With key funding from the Ten Friends organization of Sisters, the Hopeful Home is a children's orphanage in Kathmandu, Nepal where Sisters alum Leyah Jensen has just visited as an artist-in-residence. Jensen came to the orphanage after wrapping up a five-week residency in Orissa, India, in which she was selected as one of 20 international artists to study the ancient traditions of pattachitra painting and carving at the Raghurajpur Heritage Village.

"I gave the children no direction whatsoever on what to depict," says Jensen, whose support for the venture came from Sisters-area patrons along with aid from Ten Friends. "Though I had planned some lessons, the kids jumped right in as soon as they saw the supplies. The paper wasn't even all cut before the children were deeply concentrated on making pop-up hearts and painting birds."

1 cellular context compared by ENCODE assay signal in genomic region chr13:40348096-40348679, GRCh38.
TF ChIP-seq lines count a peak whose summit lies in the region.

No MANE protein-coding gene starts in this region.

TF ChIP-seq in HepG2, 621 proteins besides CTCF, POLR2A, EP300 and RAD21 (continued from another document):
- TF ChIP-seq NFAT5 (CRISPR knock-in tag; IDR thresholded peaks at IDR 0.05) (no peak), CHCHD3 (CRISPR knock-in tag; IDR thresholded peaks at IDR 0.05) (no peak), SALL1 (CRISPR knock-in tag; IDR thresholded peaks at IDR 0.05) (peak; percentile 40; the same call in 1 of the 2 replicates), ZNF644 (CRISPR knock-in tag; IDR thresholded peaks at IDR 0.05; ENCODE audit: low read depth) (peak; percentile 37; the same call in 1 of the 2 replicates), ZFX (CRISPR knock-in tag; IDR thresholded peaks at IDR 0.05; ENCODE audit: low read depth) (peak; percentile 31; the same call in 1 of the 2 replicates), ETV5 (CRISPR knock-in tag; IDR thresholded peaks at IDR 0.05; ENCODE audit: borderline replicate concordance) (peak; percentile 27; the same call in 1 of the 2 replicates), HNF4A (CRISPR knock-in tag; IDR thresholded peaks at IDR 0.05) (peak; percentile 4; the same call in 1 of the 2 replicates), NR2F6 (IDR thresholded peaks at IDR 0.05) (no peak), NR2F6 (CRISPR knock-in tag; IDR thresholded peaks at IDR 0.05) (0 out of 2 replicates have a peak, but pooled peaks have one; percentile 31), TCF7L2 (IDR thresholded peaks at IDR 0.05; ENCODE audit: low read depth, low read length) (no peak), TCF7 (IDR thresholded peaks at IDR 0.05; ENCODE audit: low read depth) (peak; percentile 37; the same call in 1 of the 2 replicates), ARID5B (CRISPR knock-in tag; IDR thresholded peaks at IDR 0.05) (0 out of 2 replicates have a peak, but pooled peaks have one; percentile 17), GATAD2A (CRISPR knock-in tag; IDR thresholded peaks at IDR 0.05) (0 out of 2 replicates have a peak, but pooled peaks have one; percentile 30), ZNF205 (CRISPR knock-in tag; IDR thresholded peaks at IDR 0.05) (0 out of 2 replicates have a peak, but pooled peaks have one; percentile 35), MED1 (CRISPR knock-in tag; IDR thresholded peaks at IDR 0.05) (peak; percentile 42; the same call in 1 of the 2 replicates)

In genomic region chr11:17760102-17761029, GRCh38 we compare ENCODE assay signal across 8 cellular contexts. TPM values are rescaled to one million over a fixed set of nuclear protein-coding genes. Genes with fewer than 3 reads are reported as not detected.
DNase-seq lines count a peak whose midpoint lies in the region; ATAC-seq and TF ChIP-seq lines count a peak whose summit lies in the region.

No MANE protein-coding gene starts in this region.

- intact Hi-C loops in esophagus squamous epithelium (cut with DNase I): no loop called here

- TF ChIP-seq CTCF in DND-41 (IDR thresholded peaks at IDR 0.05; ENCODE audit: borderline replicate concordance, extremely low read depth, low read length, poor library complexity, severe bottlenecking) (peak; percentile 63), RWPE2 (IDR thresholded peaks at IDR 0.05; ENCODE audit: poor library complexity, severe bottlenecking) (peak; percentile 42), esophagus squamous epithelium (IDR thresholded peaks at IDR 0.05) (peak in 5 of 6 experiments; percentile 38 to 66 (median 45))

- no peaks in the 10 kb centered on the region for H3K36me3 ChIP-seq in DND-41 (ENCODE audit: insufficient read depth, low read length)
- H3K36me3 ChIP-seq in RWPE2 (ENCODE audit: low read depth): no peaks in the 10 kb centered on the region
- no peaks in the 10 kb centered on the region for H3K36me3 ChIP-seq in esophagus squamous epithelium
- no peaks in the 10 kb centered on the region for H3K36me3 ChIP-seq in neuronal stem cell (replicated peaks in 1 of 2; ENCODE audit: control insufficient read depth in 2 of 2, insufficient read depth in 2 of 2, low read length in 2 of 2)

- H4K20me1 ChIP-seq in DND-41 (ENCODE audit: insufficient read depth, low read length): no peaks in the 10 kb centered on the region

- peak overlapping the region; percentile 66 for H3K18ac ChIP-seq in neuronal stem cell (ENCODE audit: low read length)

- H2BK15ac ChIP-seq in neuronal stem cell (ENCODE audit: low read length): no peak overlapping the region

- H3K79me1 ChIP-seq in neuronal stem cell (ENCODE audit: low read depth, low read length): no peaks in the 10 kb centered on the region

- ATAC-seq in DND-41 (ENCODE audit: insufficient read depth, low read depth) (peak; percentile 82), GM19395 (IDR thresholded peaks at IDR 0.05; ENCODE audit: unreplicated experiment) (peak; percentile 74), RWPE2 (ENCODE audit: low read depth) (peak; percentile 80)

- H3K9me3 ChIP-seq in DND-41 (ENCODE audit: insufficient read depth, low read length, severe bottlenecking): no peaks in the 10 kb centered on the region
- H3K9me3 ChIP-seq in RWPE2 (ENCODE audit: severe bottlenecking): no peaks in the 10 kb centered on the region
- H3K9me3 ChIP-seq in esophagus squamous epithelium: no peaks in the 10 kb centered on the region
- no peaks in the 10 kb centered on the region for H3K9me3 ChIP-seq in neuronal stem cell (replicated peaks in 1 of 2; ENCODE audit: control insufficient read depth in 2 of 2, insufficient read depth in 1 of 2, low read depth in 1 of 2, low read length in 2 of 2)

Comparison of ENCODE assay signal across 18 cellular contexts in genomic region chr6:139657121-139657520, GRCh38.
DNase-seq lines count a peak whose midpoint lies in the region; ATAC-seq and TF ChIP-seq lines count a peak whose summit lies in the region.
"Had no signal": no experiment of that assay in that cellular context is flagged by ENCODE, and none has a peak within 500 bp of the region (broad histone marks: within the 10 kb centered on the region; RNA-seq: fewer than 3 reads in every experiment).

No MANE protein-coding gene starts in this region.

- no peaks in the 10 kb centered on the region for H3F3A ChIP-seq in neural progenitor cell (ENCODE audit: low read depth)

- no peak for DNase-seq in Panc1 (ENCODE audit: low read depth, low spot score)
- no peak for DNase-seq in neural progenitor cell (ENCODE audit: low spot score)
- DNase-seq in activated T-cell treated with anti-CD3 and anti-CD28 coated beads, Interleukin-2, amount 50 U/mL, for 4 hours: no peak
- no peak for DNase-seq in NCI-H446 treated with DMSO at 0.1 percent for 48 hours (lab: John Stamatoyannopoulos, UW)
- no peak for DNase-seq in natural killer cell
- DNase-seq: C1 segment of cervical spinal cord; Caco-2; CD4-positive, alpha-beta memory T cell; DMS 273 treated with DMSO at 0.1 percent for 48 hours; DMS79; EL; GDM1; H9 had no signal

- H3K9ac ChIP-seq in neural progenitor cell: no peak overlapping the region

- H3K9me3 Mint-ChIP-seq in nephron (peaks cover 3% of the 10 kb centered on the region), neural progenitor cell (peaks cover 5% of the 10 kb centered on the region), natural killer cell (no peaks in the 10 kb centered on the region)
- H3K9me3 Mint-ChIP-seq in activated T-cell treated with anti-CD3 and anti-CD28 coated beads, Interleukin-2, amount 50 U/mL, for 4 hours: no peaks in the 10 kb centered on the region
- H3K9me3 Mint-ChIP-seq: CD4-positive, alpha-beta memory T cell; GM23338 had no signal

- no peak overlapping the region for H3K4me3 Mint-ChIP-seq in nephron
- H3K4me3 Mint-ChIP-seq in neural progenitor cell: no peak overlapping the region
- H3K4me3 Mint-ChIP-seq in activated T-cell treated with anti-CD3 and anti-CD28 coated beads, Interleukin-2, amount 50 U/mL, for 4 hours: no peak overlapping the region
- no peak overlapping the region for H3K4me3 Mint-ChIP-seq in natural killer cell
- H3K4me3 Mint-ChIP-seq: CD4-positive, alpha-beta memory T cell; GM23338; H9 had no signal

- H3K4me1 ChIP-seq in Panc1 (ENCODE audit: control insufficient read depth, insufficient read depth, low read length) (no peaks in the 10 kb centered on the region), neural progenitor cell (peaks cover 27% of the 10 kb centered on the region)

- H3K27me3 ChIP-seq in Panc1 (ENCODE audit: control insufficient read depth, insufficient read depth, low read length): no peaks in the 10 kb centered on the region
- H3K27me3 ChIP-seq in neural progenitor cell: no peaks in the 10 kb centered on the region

The traditional colors of Nepalese art is often subdued pastels and earth tones, but the children were unrestrained. As Jensen states, "I was amazed by their sense of freedom and the drive with which they each worked, resulting in an array of bold designs that I never could have conjured."

The fruit of their labor will be a quilt, specially designed by the children themselves to reflect their hopes and dreams for the future. The "Hope Quilt" by the Hopeful Home Orphanage will be auctioned during the Sisters Outdoor Quilt Show, with 100% of net profits going to fund the educational costs of it's designers.

To learn more about the orphanage and the organization visit www.tenfriends.org.